The Diving Bell and the Butterfly is artist and director Julian Schnabel’s third film, following the critically acclaimed Basquiat and Before Night Falls. This time Schnabel tackles the story of Jean-Dominique Bauby (Mathieu Amalric), editor of French Elle magazine in the 90s, who suffers a stroke that paralyzed him from head to toe.
Diagnosed with the inexplicable “locked in” syndrome at the age of 43, his only means of communication was by blinking with one good eye, and with the helps of a speech therapist and a string of helpers he attempts to tell his story. What follows is a heartbreakingly moving study of the human spirit.
A friend, an artist himself, said that he “walked out of the cinema with my vision cleansed and was presented with a new world, one which might never be quite the same again. This, for me, is the sign of true art – a thing that has the power to open our perception and widen our world for ever more.” I have not heard a more accurate appraisal.
Director Julian Schnabel on his decision to shoot the film in France:
Jean-Dominique Bauby was a French writer living in a French hospital. I wanted my film to restore this French feeling. I did not want to cast American actors.
They would have spoken English, and we would have had to subtitle the film for French release. That would have been ridiculous. In addition, I didn’t want to make the film elsewhere than in Berck Hospital, because the landscapes, the mood, and the nurses were vital to the credibility of the adaptation.
Actor Mathieu Amalric on the validity of this adaptation:
At first I wondered how a film of this book could be made. When I met Julian Schnabel, I immediately sensed his need to direct the film. I said to myself, “Maybe there’s some way we can avoid being crooks and exploiting someone’s misfortune.”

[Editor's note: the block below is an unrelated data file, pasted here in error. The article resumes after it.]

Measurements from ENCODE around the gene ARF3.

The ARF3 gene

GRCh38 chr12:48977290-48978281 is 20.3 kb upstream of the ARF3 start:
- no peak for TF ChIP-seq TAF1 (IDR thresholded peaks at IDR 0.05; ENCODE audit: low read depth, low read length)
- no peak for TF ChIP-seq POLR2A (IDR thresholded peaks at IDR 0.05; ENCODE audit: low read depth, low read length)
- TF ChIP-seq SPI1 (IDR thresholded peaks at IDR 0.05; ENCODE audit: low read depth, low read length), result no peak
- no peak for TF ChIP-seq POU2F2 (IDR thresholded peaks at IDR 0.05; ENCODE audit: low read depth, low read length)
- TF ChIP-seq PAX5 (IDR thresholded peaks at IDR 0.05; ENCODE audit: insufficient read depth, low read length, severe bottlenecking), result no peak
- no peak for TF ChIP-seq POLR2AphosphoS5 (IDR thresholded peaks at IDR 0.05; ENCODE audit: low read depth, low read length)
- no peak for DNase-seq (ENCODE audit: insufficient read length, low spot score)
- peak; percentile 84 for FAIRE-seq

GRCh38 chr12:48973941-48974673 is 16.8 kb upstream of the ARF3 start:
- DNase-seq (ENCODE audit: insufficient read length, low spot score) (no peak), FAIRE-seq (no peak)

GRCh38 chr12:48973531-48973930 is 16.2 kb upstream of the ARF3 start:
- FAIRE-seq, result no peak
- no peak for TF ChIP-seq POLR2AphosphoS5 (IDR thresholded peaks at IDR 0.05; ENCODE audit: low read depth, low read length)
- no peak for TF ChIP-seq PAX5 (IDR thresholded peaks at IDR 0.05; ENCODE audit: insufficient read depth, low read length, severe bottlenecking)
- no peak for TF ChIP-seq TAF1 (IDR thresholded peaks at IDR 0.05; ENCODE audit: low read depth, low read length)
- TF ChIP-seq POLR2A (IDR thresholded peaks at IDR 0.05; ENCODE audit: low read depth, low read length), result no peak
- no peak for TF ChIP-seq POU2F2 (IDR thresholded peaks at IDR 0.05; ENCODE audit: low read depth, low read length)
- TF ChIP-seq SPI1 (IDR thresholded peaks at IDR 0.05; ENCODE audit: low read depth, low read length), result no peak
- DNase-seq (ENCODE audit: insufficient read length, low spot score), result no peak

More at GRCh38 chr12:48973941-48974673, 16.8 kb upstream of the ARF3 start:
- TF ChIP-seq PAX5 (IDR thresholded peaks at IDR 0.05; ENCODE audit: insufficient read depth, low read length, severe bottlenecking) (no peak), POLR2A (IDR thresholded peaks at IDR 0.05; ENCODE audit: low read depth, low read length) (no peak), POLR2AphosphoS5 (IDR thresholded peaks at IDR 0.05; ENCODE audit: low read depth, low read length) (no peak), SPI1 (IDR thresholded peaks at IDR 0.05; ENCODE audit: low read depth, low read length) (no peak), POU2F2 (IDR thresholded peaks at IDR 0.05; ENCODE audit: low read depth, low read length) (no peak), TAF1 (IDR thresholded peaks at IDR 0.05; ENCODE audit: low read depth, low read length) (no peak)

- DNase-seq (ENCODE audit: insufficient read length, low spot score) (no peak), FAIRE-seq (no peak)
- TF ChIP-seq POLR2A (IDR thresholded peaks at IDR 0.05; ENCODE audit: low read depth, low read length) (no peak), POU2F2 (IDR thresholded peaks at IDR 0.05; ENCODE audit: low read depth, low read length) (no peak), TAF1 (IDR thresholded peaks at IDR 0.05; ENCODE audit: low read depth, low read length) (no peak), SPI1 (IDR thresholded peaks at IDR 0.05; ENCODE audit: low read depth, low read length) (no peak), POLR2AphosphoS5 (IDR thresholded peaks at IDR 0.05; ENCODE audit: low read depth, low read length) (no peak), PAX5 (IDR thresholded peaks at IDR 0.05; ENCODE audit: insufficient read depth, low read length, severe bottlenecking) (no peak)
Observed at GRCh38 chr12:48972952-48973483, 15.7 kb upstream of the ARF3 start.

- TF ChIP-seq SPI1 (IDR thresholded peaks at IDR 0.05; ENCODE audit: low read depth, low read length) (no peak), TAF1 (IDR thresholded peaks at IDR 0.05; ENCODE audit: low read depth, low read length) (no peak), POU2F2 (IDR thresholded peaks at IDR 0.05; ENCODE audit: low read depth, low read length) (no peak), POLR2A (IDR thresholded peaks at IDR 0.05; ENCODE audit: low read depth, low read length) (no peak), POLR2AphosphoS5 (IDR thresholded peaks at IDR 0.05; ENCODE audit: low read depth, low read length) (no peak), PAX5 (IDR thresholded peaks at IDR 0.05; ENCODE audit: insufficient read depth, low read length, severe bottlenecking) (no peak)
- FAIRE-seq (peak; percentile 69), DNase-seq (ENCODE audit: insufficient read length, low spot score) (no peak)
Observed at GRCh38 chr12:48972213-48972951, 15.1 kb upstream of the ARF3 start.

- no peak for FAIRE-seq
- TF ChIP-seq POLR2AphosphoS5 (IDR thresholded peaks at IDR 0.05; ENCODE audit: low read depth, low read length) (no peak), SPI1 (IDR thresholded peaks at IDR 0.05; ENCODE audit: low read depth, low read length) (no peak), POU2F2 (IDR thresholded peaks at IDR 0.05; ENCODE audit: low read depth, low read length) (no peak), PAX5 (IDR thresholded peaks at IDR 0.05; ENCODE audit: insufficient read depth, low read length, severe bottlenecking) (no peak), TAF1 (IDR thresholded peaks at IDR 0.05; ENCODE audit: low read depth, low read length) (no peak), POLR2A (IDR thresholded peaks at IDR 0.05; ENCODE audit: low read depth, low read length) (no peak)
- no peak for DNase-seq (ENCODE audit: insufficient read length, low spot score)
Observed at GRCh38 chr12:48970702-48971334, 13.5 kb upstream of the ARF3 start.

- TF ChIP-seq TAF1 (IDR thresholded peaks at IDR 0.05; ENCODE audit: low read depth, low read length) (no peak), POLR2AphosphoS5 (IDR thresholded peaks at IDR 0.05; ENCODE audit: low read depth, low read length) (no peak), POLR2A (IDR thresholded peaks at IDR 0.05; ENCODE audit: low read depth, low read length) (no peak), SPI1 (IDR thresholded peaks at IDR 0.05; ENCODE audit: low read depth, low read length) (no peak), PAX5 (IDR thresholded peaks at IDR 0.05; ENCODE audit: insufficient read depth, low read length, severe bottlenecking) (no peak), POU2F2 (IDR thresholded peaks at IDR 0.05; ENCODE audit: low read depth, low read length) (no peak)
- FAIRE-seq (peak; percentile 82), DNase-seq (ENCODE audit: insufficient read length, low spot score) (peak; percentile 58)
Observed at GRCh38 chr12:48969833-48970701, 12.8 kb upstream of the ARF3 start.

I understood that it was possible. Besides, I saw how Julian was working with the script: we weren’t just colouring in the pictures, on the set; we were going to invent more. The more I think about it, the more I realize one didn’t necessarily have to be an actor for this film, just a human being.
Actor Anne Consigny on the role of Bauby’s bedside assistant:
I questioned Claude, the secretary, to find out how she’d felt before meeting Jean-Dominique Bauby for the first time. She told me she hadn’t had stage fright: just the feeling that she was needed there, that it was the right place for her to be. When I read the script, I got the same feeling: this was the right place for me.
Mathieu Amalric on the challenges of his role:
The voice was something incredible. For me, the voice was always essential to being inhabited by a character. It was the pathway for my body. I imagine that for all the other actors, it must have been terribly difficult. When I saw them playing with the lens of an extremely cold camera… I couldn’t help them, I couldn’t be there. I thought to myself, “We’re living two different films.” In the beginning, that thought helped me experience solitude. And I realized that silence gives you immense power.
Click here to view the trailer